Guides

The Ultimate 72-Hour Adelaide Road Trip Guide, For When You’ve Only Got A Long Weekend To Spare

Whether you're at home or on the road, there's no excuse to miss AWOL ever again. Sign up to our newsletter, and follow us on Instagram.

I recently went on my first trip to South Australia, ever. It’s not that I didn’t want to go way earlier than this, it’s that I was subject to that belief that Australia would always be here so I’d explore the world first. Then we weren’t allowed to explore the world and now I’m realising how much I’ve been missing out on in my own country.

I flew to Adelaide with literally zero plans — not so much because I was trying to be a ‘true nomad’ or whatever, and more because it’s 2020 and nothing in my life this year is organised or planned for.

After rushing around to see as much of the state as I could in a long weekend, I’ve now been able to narrow it down to a fun, exciting, but not frantic road trip guide to explore around Adelaide. And yes, I say “around Adelaide” because, if I’m honest, Adelaide as a city didn’t particularly thrill me (although I didn’t stay long enough to explore the many cool dining experiences it has). I also stayed in “the best hostel” which now leads me to believe there are no good hostels in Adelaide, sorry about it.

Everything outside of the city though? Absolutely magical.

I also with this could include Flinder’s Ranges, but trust me, you need way more than a weekend to really get the most out of it. So instead, stick with wine and coastlines. Here’s an itinerary to make the most of it.

Day 1

9.00 am: Arrive in Adelaide and grab your rental car (yes, you definitely want a car here, even if you do decide to stay inside the city limits). Alternatively, like I did, fly in the night before so you can get a good rest and stay at the very cool Atura Hotel which is literally at the airport. Think QT makes an airport hotel you actually want to stay at, with amazing food you actually want to eat.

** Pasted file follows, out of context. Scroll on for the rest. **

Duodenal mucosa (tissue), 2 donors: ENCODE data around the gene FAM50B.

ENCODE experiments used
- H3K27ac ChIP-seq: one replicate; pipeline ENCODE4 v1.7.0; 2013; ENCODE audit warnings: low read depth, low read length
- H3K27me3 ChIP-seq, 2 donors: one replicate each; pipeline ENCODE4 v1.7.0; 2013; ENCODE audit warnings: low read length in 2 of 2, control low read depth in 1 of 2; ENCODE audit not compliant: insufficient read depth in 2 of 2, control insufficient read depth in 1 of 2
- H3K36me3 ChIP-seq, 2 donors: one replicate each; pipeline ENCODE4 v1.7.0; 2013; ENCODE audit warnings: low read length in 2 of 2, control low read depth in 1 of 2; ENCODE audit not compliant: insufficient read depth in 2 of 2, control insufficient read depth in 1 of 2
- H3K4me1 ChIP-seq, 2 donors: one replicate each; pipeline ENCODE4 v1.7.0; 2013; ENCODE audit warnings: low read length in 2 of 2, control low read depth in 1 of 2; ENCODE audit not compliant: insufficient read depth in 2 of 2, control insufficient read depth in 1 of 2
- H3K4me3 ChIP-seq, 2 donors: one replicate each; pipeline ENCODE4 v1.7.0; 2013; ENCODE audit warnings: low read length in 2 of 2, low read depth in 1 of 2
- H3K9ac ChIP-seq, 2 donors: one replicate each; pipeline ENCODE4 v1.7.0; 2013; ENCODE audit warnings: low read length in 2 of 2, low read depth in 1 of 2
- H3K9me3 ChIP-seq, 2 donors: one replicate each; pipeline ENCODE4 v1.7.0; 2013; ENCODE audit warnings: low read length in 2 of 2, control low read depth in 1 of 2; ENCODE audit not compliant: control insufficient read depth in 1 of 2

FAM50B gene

9.30 am: Swing by the city to Crack Kitchen for coffee to take on the road. Maybe even stay for a fancy brekkie if you’re feeling it, this place is super popular.

10.30 am: This entire itinerary could very easily be just “drive to the Barossa Valley and drink wine in luxury” and there would be no shame in it, but we’re going for the adventure version. So instead, we’re going to head to McLaren Vale, and specifically the famous d’Aranberg Cube. There’s no shame in drinking before midday on a holiday, or in a wine region.

Unless you have someone with you who is willing to be deso driver, this little wine trip is about selecting one, unforgettable experience before moving on. For that reason I say go for the Blending Bench experience The Cube is known for, and make your own damn wine. Then have lunch afterwards.

 

View this post on Instagram

 

A post shared by d’Arenberg (@darenbergwine)

3.00 pm: When you’re appropriately full (and sober, I cannot stress this enough) jump back in the car and keep heading down the Limestone Coast. Take as many breaks as you’d like to enjoy the beauty here, but don’t forget you’ll be coming back this way.